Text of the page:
The report found that strata title insurance was significantly under-priced for a number of years from 2006-07 onwards, and that one of the likely factors contributing to the incorrect pricing of North Queensland strata title insurance was a lack of sophistication and rigour in the pricing methodologies that were being applied to that business segment by insurers.
The report found this lack of sophistication and rigour was because this business segment represented, and continues to represent, a very small share of total property being insured, and hence did not warrant much attention from insurers. Subsequent and significant insurance losses for unit complexes, apartment blocks and other buildings of this type have focused the attention of insurers who are now bringing more rigour to their pricing policies in North Queensland.
“My intention in releasing this report promptly is to inform the community of the findings,” Mr Shorten said.
“The Government understands that the steep increases in the price of strata insurance in North Queensland is causing concern for residents,” Minister Shorten said. “It is clearly the case that pricing errors observed in this report are unlikely to engender confidence in the insurance industry, and this is clearly one of the lessons for the industry to learn.”
The findings of the Australian Government Actuary do suggest that current market conditions are more likely to attract more insurers into the market.
The House of Representatives Standing Committee reported in March this year that concerns about the affordability of strata title insurance was confined to the North Queensland. This Committee also found there was no merit in the Federal Government or Queensland Government entering the market for strata insurance. A similar finding was made by the Productivity Commission’s Draft Report on Barriers to Climate Change Adaptation.
The Minister will put this issue on the agenda at the next meeting of the Insurance Reform Advisory Group and will invite representatives from Queensland to attend. The Minister will also be seeking an update from various stakeholders on how the House of Representative recommendations are progressing.
“The Insurance Council of Australia has raised the option of whether strata complexes could potentially reduce their insurance premiums via discussing a higher excess with their insurer, and options like this are worth examining in more detail,” Minister Shorten said.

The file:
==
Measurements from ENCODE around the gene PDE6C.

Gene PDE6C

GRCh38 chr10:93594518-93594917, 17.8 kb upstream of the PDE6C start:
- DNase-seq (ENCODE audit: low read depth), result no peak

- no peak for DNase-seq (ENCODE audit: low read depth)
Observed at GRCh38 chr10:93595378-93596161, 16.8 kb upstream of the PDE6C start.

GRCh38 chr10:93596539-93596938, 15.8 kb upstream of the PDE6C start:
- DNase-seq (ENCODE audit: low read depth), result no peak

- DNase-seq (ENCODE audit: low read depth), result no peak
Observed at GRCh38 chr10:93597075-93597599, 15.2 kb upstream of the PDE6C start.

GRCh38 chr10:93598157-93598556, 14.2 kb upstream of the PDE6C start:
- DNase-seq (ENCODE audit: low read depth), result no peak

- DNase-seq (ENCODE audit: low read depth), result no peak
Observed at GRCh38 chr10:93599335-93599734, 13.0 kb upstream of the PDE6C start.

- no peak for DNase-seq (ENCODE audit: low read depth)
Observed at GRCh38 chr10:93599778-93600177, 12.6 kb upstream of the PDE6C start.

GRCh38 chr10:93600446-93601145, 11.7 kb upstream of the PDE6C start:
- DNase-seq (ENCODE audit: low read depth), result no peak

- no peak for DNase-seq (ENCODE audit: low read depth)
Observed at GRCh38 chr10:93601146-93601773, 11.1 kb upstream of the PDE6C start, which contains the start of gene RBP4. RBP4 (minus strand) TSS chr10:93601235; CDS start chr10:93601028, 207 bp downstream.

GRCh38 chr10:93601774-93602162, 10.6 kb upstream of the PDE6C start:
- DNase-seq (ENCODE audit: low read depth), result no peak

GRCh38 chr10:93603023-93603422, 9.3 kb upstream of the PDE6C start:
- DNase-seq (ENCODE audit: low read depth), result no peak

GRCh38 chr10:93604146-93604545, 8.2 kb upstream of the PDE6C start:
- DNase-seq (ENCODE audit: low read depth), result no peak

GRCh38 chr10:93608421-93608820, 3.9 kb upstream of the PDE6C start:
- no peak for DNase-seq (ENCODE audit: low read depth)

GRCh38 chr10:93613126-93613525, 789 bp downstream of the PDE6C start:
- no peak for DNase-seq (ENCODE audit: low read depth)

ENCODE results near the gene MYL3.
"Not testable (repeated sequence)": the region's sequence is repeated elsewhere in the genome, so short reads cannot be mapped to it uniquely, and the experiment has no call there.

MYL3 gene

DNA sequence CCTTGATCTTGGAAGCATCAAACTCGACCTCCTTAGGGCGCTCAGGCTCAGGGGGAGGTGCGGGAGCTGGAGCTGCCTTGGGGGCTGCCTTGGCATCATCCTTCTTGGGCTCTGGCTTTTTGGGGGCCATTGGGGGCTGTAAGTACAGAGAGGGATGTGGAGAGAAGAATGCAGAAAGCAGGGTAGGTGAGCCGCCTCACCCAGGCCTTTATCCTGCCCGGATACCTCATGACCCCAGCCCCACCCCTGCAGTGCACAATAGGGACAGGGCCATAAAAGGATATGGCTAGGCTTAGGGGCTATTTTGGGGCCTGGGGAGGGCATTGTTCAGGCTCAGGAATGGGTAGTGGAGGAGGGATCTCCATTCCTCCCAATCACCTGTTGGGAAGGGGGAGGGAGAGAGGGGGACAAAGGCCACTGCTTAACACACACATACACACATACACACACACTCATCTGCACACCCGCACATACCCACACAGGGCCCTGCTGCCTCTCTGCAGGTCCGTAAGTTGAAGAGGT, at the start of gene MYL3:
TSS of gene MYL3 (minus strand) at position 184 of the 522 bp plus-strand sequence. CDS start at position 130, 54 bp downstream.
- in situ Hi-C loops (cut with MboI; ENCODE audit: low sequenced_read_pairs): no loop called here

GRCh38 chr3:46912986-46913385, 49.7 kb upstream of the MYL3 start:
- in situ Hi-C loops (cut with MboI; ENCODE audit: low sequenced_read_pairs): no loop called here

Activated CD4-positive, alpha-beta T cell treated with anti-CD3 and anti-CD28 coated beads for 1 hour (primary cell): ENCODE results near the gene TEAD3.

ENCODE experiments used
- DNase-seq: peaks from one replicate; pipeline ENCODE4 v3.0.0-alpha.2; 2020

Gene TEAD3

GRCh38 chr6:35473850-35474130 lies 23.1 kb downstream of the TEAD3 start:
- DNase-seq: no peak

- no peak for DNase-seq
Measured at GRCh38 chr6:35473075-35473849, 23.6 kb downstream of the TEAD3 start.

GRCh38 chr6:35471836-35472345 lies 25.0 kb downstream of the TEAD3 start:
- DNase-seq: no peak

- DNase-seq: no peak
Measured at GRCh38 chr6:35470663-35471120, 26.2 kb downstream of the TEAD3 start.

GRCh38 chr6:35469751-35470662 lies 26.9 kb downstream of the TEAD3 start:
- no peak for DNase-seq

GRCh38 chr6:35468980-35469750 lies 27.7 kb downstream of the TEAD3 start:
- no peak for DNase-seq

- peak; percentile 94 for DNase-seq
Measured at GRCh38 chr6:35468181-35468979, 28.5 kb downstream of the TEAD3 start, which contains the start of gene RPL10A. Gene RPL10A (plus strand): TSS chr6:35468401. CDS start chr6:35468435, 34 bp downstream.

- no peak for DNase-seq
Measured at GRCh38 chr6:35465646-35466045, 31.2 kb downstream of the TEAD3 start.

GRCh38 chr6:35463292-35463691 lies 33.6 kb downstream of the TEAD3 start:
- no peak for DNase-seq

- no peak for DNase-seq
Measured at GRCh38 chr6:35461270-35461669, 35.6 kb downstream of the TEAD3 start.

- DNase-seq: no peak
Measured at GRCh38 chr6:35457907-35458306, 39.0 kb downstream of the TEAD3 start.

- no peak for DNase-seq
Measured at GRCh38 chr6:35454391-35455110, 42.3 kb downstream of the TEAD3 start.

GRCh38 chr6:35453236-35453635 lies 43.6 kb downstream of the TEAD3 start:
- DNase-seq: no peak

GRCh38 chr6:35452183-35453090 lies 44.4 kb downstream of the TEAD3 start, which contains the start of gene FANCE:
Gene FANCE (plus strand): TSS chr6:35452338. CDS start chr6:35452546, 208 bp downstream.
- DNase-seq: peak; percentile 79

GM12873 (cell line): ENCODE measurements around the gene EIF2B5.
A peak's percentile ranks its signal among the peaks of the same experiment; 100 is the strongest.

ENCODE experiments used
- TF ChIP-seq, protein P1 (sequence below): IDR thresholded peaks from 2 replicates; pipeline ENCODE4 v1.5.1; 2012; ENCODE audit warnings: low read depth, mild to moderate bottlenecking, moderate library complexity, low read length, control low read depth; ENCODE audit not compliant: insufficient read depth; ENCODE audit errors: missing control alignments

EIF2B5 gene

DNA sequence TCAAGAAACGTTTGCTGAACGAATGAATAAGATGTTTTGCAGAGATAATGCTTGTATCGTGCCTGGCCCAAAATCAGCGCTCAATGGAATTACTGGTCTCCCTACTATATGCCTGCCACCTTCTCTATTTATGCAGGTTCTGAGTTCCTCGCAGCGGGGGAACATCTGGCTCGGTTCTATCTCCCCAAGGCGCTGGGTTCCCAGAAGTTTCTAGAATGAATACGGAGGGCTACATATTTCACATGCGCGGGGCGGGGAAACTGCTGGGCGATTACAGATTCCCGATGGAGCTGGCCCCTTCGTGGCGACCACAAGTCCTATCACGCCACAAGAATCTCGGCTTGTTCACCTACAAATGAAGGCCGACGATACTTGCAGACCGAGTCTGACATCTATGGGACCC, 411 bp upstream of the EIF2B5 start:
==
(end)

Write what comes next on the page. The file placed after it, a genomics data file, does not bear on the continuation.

The Minister thanked the Australian Government Actuary and also the participating insurers for their cooperation, time and effort in the preparation of the report.
The report is available online here: http://www.aga.gov.au/publications/strata_title_insurance_price_rises/default.asp
Mr Shorten’s Media Contact: Sam Casey 0421 697 660
In late 2011, the Government became aware of significant increases in residential strata title insurance in far north Queensland, particularly following Cyclone Yasi in February 2011. Large premium increases were also leading to community concerns about the affordability of strata title insurance and the degree of competition in this segment of the insurance market.
In response, on 23 November 2011, the Government requested that the House of Representatives Standing Committee on Social Policy and Legal Affairs inquiry into claims processing by the insurance industry be broadened to also consider issues around residential strata title insurance, particularly in northern Australia. The terms of reference for the inquiry provided to the Committee by the Government focussed on identifying: the magnitude and underlying causes of insurance premium increases; the ability of insurers to price risk; the degree of consumer awareness of different insurance options and the extent of any market failure.
The Inquiry had regard to two key principles:
- that individuals and businesses should be encouraged to insure themselves where practicable; and
- that Government intervention in private insurance markets is justifiable only where, and to the extent that, there is clear failure by the private market to offer appropriate cover.
The House of Representatives Standing Committee on Social Policy and Legal Affairs released its report titled ‘In the wake of disasters Volume 2: The affordability of residential strata title insurance’ (the Report) on 21 March 2012. The Report made nine recommendations a majority of which called for further investigation into various matters identified by the Inquiry.
The Government noted that the Committee found that concerns about the affordability of strata title insurance were confined to the north Queensland area. The Government also noted that the Committee saw ‘no merit in the Australian Government entering the market for strata insurance, nor can it recommend that the Queensland Government do the same’.
The Government’s response to each of the recommendations can be found at . http://www.aph.gov.au/Parliamentary_Business/Committees/House_of_Representatives_Committees?url=spla/strata/report/govt_response.pdf